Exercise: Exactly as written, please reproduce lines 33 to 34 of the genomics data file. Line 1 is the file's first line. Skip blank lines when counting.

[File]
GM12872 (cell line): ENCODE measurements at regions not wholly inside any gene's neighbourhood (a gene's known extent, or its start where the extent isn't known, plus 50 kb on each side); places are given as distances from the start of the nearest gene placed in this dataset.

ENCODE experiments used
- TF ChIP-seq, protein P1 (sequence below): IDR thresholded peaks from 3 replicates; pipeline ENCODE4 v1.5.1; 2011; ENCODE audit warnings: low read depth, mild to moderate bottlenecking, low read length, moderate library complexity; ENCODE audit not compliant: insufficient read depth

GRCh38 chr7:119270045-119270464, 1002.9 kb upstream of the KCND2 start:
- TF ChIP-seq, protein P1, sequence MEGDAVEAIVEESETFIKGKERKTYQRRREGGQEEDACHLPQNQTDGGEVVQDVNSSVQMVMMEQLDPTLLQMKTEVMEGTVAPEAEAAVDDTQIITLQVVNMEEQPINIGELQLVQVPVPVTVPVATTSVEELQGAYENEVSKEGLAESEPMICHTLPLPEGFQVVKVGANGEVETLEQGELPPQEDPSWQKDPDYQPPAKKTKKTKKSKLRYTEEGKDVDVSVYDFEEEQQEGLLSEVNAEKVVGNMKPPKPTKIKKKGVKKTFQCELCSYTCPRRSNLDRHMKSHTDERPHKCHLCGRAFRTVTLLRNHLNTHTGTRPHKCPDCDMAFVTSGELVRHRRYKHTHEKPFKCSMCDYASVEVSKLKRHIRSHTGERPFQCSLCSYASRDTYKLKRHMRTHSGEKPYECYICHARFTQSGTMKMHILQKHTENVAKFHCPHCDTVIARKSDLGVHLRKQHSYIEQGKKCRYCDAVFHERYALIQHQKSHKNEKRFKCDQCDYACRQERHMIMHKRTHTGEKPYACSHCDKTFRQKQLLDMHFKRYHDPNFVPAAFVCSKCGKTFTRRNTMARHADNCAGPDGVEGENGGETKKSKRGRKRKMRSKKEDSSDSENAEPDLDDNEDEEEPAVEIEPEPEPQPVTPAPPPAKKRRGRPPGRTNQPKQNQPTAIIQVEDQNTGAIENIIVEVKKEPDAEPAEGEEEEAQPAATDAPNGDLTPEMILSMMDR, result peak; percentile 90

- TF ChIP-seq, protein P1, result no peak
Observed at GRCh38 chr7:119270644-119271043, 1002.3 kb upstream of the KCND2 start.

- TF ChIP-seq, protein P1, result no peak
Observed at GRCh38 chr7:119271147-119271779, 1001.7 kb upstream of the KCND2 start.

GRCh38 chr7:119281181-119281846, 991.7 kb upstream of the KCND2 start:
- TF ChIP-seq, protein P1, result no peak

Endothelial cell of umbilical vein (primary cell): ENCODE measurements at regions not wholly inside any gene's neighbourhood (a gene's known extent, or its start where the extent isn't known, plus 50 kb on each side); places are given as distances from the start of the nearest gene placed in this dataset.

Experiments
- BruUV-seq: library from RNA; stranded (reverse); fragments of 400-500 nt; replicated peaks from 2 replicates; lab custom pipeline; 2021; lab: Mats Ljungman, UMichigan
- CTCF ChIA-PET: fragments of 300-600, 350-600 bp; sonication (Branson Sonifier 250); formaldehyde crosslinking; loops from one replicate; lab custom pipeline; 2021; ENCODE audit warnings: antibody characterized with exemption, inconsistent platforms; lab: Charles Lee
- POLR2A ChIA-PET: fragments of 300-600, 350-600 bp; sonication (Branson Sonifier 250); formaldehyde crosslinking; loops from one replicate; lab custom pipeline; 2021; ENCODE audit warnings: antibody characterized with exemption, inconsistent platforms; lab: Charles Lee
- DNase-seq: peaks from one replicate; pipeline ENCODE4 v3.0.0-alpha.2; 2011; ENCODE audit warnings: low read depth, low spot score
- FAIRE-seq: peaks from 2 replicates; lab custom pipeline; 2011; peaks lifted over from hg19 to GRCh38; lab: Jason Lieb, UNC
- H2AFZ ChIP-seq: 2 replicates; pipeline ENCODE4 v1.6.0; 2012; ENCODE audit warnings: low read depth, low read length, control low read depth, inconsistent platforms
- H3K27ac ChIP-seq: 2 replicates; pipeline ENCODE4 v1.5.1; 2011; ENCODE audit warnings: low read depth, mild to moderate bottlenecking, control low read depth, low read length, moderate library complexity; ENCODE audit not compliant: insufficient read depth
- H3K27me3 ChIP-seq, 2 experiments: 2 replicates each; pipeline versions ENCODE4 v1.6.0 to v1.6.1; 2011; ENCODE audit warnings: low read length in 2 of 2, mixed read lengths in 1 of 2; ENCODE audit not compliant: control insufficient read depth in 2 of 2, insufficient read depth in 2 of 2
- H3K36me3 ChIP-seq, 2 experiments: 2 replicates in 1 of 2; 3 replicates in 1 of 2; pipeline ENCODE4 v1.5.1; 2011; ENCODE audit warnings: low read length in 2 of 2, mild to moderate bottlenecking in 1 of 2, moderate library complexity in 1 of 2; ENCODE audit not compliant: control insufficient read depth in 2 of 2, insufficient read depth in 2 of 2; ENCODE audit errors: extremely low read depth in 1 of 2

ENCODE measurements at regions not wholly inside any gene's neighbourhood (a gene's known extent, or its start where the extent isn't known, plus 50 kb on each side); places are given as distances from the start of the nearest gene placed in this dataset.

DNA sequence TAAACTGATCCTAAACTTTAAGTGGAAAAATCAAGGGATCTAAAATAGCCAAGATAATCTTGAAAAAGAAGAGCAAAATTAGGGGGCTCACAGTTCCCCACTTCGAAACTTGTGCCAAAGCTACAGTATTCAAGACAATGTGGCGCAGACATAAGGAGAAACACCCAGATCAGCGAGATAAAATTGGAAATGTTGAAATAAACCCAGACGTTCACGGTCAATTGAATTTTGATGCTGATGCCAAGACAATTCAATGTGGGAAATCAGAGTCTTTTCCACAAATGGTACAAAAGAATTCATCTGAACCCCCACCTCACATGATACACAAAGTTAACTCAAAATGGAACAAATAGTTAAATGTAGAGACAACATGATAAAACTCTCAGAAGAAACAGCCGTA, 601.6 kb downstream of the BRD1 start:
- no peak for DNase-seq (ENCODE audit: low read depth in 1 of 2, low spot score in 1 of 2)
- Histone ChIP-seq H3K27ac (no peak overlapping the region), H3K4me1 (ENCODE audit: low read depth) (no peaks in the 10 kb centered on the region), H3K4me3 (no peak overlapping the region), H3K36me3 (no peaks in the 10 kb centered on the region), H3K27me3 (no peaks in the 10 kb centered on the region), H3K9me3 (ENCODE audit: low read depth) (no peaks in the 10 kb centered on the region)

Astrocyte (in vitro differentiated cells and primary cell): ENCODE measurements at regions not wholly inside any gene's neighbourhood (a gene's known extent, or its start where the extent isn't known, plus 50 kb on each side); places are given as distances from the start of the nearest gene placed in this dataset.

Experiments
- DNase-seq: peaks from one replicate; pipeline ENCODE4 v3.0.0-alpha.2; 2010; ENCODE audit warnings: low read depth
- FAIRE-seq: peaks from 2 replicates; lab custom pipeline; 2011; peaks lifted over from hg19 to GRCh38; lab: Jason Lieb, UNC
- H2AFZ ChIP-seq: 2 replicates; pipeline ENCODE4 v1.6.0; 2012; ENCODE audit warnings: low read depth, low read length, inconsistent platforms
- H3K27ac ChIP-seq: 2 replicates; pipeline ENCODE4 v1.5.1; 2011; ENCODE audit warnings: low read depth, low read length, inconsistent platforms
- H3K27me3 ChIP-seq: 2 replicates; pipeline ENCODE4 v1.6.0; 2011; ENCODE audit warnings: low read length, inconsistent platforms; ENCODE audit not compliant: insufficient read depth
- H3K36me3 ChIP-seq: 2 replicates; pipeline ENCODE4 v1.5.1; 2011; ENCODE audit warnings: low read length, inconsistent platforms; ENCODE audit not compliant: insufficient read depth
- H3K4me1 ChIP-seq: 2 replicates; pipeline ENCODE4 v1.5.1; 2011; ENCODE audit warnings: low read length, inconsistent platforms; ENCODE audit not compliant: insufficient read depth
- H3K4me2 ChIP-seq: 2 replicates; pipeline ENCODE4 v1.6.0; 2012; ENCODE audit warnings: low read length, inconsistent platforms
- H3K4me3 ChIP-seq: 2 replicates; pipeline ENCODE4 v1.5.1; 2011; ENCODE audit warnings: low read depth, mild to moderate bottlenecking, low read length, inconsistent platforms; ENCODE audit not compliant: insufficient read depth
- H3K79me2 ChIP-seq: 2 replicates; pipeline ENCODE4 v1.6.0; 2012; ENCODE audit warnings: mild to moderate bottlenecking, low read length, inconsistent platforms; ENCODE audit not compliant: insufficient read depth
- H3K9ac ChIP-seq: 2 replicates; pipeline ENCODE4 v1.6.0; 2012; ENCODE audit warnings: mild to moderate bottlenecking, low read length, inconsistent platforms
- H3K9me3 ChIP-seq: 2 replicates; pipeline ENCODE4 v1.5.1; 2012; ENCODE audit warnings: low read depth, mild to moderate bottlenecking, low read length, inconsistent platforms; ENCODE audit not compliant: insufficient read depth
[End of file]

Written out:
- H3K27me3 ChIP-seq: 2 replicates; pipeline ENCODE4 v1.6.0; 2011; ENCODE audit warnings: low read length, inconsistent platforms; ENCODE audit not compliant: insufficient read depth
- H3K36me3 ChIP-seq: 2 replicates; pipeline ENCODE4 v1.5.1; 2011; ENCODE audit warnings: low read length, inconsistent platforms; ENCODE audit not compliant: insufficient read depth